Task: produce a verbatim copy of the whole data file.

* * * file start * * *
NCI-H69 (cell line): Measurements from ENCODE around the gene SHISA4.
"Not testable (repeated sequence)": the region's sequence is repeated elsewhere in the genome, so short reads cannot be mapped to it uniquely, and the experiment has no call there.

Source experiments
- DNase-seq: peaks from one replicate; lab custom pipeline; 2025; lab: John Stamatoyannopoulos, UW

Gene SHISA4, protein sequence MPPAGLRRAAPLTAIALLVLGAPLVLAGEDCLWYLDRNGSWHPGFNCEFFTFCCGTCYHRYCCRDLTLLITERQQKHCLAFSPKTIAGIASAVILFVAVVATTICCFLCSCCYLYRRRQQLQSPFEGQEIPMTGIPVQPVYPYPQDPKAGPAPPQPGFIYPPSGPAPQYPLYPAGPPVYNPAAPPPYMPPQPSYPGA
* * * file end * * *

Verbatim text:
NCI-H69 (cell line): Measurements from ENCODE around the gene SHISA4.
"Not testable (repeated sequence)": the region's sequence is repeated elsewhere in the genome, so short reads cannot be mapped to it uniquely, and the experiment has no call there.

Source experiments
- DNase-seq: peaks from one replicate; lab custom pipeline; 2025; lab: John Stamatoyannopoulos, UW

Gene SHISA4, protein sequence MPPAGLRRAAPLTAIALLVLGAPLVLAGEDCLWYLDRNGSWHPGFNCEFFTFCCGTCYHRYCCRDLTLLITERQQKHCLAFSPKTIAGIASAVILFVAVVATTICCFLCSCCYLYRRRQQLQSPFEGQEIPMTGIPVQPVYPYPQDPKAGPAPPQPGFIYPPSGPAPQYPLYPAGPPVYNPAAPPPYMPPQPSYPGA